Over the past year, global events and digital advancements have sparked a remarkable transformation in consumer behaviour. With shifting preferences and priorities, individuals have embraced technology and re-evaluated values, making it a challenge for marketers to navigate a changing landscape.
To help fuel the conversation and understand these changes, South China Morning Post Advertising+ recently hosted a CMO luncheon as part of its Remarketing series, which examines how brands are driving growth in the region.
The Changing Consumer/ Brand Power Dynamic roundtable brought together nine senior-level marketers from a broad range of companies including HSBC, AIA, Kerry Properties, Prudential, John Swire and Sons, Henderson Land and Bank of China, representing approximately HK$5 trillion (US$637 billion), or 13%, of the total market capitalisation of companies listed on the Hong Kong stock exchange.
“This is really important, as Hong Kong and our region look to marketing and fresh ideas to fuel more growth,” said Kevin Huang, chief operating officer, South China Morning Post. “As Hong Kong’s financial secretary Paul Chan said recently, consumers are changing their spending habits. Hong Kong needs to rethink how to market itself and become increasingly creative and competitive.”
And the first step to achieving this is understanding the changing dynamic between brands and consumers – especially relevant given recent global events. According to the roundtable speakers, several broad consumer trends are emerging.
Trust in a cautious world
One take-home message from the discussion is that trust is now the new currency for doing business, with audiences becoming increasingly cautious.
“A lot of the trends we’re seeing in customer research at the moment are similar to those we saw four or five years ago, but just accelerated in terms of digitalisation and much greater consumer awareness on the importance of health and wellness” said Stuart Woollford, head of group brand, AIA. “Customers are looking for speed, ease, certainty and trust.”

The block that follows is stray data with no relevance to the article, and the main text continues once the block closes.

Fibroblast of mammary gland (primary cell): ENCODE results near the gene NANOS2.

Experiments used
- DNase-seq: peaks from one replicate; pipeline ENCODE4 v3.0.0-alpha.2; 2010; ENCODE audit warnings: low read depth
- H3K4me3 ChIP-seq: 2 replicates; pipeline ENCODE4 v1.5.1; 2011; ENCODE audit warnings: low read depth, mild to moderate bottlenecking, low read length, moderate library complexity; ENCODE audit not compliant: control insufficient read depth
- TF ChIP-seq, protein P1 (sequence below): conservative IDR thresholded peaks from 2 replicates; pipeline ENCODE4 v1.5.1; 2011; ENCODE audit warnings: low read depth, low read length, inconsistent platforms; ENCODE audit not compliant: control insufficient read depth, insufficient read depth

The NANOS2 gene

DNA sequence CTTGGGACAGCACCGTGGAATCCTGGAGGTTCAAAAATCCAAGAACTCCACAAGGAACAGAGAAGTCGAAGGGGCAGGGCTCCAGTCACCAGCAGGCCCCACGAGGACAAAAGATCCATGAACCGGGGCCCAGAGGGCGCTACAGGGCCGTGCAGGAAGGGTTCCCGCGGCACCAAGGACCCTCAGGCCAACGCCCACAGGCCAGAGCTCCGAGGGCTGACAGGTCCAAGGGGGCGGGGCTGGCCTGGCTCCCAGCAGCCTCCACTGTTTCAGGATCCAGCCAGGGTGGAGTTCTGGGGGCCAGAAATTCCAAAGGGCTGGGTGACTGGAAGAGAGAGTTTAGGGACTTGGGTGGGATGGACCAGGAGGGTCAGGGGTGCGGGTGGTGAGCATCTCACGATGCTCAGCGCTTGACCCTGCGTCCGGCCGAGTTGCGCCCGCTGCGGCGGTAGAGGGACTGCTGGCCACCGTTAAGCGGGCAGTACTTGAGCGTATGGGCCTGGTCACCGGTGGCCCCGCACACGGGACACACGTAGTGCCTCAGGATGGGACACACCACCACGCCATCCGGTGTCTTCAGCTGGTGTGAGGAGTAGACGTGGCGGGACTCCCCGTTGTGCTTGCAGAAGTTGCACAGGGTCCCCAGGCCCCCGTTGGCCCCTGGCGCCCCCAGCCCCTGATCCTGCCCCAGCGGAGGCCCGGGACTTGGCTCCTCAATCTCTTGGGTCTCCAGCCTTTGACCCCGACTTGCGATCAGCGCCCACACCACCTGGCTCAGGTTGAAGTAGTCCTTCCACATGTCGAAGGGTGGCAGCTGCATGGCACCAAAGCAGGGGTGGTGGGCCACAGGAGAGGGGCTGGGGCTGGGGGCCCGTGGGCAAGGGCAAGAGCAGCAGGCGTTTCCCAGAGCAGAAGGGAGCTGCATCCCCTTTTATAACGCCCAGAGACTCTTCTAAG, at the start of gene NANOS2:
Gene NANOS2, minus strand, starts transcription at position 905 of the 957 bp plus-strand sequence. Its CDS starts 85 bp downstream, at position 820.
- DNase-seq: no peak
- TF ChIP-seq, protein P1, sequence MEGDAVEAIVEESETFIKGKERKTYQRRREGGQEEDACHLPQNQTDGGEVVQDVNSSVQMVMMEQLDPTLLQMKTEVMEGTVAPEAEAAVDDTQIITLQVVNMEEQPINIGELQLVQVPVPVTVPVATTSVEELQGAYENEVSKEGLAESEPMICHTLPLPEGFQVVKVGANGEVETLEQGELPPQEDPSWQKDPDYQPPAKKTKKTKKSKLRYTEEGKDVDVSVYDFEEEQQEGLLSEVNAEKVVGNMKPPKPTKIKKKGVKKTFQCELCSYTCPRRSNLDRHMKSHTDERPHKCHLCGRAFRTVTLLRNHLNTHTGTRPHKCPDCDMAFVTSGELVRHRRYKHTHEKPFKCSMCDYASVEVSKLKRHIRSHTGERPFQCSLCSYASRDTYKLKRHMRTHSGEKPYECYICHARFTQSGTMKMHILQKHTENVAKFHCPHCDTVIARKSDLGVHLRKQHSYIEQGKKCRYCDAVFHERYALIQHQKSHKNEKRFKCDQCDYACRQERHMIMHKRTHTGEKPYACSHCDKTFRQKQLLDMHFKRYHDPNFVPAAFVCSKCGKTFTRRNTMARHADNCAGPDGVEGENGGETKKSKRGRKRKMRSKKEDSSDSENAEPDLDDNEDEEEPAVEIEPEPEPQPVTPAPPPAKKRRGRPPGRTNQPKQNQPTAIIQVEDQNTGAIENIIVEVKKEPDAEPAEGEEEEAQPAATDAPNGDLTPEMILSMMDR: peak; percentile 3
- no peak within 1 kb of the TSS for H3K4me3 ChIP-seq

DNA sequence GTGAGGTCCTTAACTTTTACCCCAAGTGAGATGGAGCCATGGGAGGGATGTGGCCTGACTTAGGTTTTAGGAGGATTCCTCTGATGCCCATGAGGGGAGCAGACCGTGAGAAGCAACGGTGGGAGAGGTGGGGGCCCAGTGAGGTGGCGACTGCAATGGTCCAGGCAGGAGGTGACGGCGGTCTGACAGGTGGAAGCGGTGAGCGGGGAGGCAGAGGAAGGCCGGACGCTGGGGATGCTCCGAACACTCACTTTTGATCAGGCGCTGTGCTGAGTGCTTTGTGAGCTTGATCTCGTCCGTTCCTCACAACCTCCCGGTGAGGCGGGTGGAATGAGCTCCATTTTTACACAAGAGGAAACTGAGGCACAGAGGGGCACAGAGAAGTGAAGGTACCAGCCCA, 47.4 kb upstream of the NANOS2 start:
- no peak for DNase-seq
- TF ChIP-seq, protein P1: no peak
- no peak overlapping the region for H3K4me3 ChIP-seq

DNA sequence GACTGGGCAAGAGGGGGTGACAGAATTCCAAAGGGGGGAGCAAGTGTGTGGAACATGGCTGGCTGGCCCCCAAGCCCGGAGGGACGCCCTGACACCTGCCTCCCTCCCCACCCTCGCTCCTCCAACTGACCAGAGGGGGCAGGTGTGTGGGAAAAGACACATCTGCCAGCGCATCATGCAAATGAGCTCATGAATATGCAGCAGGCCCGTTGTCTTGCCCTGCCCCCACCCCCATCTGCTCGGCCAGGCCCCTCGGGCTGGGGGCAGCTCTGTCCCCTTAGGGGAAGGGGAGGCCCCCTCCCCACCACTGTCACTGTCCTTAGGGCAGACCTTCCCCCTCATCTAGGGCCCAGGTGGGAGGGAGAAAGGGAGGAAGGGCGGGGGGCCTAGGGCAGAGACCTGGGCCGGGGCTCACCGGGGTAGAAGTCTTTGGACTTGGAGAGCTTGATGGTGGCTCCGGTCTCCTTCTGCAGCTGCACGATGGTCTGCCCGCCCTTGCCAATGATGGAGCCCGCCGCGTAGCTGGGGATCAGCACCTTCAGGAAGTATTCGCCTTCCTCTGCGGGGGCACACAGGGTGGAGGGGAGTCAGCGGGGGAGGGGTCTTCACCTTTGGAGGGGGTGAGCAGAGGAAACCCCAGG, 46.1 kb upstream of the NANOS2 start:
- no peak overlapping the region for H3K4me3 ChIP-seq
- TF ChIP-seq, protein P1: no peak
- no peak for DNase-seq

“I think all good brands must provide a beacon of hope, a beacon of trust and a beacon of certainty in a very uncertain world,” he said.
Experience and connection come to the fore
Other roundtable participants concurred with Woollford, adding that consumers are now prioritising experiences and connections, unlike in the past.
"Tourists are now searching for new experiences and well curated contents on the social media," said Cherry Tsui, head of marketing, Bank of China (Hong Kong). "We've adapted it to our marketing strategies and created social contents more relevant to the trends."
Consumers focus on what’s important to them
Agreeing with Tsui was James Tong, director of public affairs, John Swire & Sons (H.K.), noting that despite a surge in post-Covid travel, nicknamed, “travel revenge”, people are now travelling in a different manner. “They are travelling with purpose to see things like nature,” he said.
Priscilla Ng, group chief customer and marketing officer, Prudential, also noted the change.
“The evolving needs of the family is one of the key new trends we’ve observed,” she said. “Then there’s spending time with family and mental health – these are becoming a priority.”
Other participants at the event also noted people today want to work with organisations that are a force for social change and that good brands must seek media partnerships with reputable and trustworthy media such as the Post to help audiences navigate uncertainty.
In the face of these changes, what is it that brands need to do? They must get ready – and now is the time for marketers to adapt to a new commercial landscape.
“The face of the population has changed, and we are also seeing a change in the psychographics,” said Michelle Lam, senior director of sustainability and communications, Kerry Properties. “For us as property developers, we have to reconsider designing our products to address the evolving needs of our customers.”
This article is sponsored by SCMP Advertising+.
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